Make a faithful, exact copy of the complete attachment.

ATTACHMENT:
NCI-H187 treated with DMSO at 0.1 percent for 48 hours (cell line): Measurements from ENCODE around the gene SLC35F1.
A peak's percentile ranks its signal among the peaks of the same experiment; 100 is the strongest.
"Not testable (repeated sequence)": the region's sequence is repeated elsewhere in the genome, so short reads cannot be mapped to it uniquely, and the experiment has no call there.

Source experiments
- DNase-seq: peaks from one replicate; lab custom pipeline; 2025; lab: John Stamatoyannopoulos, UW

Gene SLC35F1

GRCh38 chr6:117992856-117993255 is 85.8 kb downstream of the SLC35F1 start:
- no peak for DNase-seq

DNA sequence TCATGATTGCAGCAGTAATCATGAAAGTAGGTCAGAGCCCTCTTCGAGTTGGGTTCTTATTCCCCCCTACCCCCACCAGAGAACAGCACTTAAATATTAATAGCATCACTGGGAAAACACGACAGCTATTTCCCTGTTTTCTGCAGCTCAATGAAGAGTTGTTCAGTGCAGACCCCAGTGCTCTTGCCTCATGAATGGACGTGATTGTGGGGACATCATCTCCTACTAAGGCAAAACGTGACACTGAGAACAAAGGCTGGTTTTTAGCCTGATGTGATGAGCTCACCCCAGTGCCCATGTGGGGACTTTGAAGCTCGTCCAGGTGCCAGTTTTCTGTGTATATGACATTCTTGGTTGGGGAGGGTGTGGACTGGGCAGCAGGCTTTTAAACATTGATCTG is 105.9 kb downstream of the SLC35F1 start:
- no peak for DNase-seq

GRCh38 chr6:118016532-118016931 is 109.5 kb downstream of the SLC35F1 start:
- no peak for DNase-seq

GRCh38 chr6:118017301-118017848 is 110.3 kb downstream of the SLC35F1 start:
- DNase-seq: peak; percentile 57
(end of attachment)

NCI-H187 treated with DMSO at 0.1 percent for 48 hours (cell line): Measurements from ENCODE around the gene SLC35F1.
A peak's percentile ranks its signal among the peaks of the same experiment; 100 is the strongest.
"Not testable (repeated sequence)": the region's sequence is repeated elsewhere in the genome, so short reads cannot be mapped to it uniquely, and the experiment has no call there.

Source experiments
- DNase-seq: peaks from one replicate; lab custom pipeline; 2025; lab: John Stamatoyannopoulos, UW

Gene SLC35F1

GRCh38 chr6:117992856-117993255 is 85.8 kb downstream of the SLC35F1 start:
- no peak for DNase-seq

DNA sequence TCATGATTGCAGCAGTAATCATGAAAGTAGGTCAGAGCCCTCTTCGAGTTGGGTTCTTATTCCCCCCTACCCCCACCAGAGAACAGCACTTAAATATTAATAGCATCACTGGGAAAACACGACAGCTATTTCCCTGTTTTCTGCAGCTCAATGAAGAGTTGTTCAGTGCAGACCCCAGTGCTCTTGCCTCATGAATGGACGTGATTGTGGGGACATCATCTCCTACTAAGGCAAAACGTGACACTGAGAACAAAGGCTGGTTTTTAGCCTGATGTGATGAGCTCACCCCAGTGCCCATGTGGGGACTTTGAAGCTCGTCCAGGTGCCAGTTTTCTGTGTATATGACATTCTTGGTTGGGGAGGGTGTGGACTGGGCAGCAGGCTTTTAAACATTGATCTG is 105.9 kb downstream of the SLC35F1 start:
- no peak for DNase-seq

GRCh38 chr6:118016532-118016931 is 109.5 kb downstream of the SLC35F1 start:
- no peak for DNase-seq

GRCh38 chr6:118017301-118017848 is 110.3 kb downstream of the SLC35F1 start:
- DNase-seq: peak; percentile 57